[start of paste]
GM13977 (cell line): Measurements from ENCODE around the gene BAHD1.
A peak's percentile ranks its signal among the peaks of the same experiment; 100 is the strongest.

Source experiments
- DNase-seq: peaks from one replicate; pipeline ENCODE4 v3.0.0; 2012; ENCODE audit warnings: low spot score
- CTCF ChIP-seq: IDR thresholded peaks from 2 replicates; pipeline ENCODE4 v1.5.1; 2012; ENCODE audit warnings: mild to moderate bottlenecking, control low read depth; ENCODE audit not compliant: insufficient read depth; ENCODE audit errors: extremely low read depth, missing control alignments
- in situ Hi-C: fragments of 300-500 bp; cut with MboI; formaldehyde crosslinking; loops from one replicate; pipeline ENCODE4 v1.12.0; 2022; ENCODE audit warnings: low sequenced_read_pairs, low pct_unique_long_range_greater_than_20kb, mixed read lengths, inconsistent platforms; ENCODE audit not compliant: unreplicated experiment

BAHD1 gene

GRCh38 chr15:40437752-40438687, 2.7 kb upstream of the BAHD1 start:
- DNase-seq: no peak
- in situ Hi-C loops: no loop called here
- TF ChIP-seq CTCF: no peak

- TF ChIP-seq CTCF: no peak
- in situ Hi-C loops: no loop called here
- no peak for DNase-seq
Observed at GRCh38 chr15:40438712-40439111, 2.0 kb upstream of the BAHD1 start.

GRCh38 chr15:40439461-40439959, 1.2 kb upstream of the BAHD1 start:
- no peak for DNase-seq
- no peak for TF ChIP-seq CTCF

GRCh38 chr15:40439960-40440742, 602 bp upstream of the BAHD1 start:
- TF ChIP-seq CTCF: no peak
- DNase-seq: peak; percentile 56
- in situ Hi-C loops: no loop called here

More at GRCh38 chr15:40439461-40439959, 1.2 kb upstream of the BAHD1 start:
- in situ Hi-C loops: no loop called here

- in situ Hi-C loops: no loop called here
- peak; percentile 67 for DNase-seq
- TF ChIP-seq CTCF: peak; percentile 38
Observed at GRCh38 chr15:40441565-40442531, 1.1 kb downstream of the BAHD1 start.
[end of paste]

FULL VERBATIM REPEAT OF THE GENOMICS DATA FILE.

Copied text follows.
GM13977 (cell line): Measurements from ENCODE around the gene BAHD1.
A peak's percentile ranks its signal among the peaks of the same experiment; 100 is the strongest.

Source experiments
- DNase-seq: peaks from one replicate; pipeline ENCODE4 v3.0.0; 2012; ENCODE audit warnings: low spot score
- CTCF ChIP-seq: IDR thresholded peaks from 2 replicates; pipeline ENCODE4 v1.5.1; 2012; ENCODE audit warnings: mild to moderate bottlenecking, control low read depth; ENCODE audit not compliant: insufficient read depth; ENCODE audit errors: extremely low read depth, missing control alignments
- in situ Hi-C: fragments of 300-500 bp; cut with MboI; formaldehyde crosslinking; loops from one replicate; pipeline ENCODE4 v1.12.0; 2022; ENCODE audit warnings: low sequenced_read_pairs, low pct_unique_long_range_greater_than_20kb, mixed read lengths, inconsistent platforms; ENCODE audit not compliant: unreplicated experiment

BAHD1 gene

GRCh38 chr15:40437752-40438687, 2.7 kb upstream of the BAHD1 start:
- DNase-seq: no peak
- in situ Hi-C loops: no loop called here
- TF ChIP-seq CTCF: no peak

- TF ChIP-seq CTCF: no peak
- in situ Hi-C loops: no loop called here
- no peak for DNase-seq
Observed at GRCh38 chr15:40438712-40439111, 2.0 kb upstream of the BAHD1 start.

GRCh38 chr15:40439461-40439959, 1.2 kb upstream of the BAHD1 start:
- no peak for DNase-seq
- no peak for TF ChIP-seq CTCF

GRCh38 chr15:40439960-40440742, 602 bp upstream of the BAHD1 start:
- TF ChIP-seq CTCF: no peak
- DNase-seq: peak; percentile 56
- in situ Hi-C loops: no loop called here

More at GRCh38 chr15:40439461-40439959, 1.2 kb upstream of the BAHD1 start:
- in situ Hi-C loops: no loop called here

- in situ Hi-C loops: no loop called here
- peak; percentile 67 for DNase-seq
- TF ChIP-seq CTCF: peak; percentile 38
Observed at GRCh38 chr15:40441565-40442531, 1.1 kb downstream of the BAHD1 start.